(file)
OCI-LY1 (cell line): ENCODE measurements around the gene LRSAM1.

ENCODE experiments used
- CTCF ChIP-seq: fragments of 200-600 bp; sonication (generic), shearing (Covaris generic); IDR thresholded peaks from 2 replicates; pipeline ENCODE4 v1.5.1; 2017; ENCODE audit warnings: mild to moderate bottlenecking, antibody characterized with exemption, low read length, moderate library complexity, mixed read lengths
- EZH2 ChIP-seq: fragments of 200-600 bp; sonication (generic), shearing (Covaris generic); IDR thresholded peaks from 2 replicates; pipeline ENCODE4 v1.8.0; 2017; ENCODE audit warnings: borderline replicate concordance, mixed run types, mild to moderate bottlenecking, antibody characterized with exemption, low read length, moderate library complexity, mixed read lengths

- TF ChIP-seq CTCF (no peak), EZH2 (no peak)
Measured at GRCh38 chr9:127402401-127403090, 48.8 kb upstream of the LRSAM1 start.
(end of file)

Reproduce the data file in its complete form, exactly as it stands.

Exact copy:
OCI-LY1 (cell line): ENCODE measurements around the gene LRSAM1.

ENCODE experiments used
- CTCF ChIP-seq: fragments of 200-600 bp; sonication (generic), shearing (Covaris generic); IDR thresholded peaks from 2 replicates; pipeline ENCODE4 v1.5.1; 2017; ENCODE audit warnings: mild to moderate bottlenecking, antibody characterized with exemption, low read length, moderate library complexity, mixed read lengths
- EZH2 ChIP-seq: fragments of 200-600 bp; sonication (generic), shearing (Covaris generic); IDR thresholded peaks from 2 replicates; pipeline ENCODE4 v1.8.0; 2017; ENCODE audit warnings: borderline replicate concordance, mixed run types, mild to moderate bottlenecking, antibody characterized with exemption, low read length, moderate library complexity, mixed read lengths

- TF ChIP-seq CTCF (no peak), EZH2 (no peak)
Measured at GRCh38 chr9:127402401-127403090, 48.8 kb upstream of the LRSAM1 start.